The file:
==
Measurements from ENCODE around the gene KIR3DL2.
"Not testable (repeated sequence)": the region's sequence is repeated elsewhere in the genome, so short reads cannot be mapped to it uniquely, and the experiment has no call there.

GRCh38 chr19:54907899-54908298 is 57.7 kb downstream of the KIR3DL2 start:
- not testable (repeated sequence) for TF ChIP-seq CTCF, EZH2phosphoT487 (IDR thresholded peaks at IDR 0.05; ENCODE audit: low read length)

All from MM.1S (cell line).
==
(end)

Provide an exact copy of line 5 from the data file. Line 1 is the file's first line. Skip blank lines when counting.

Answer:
All from MM.1S (cell line).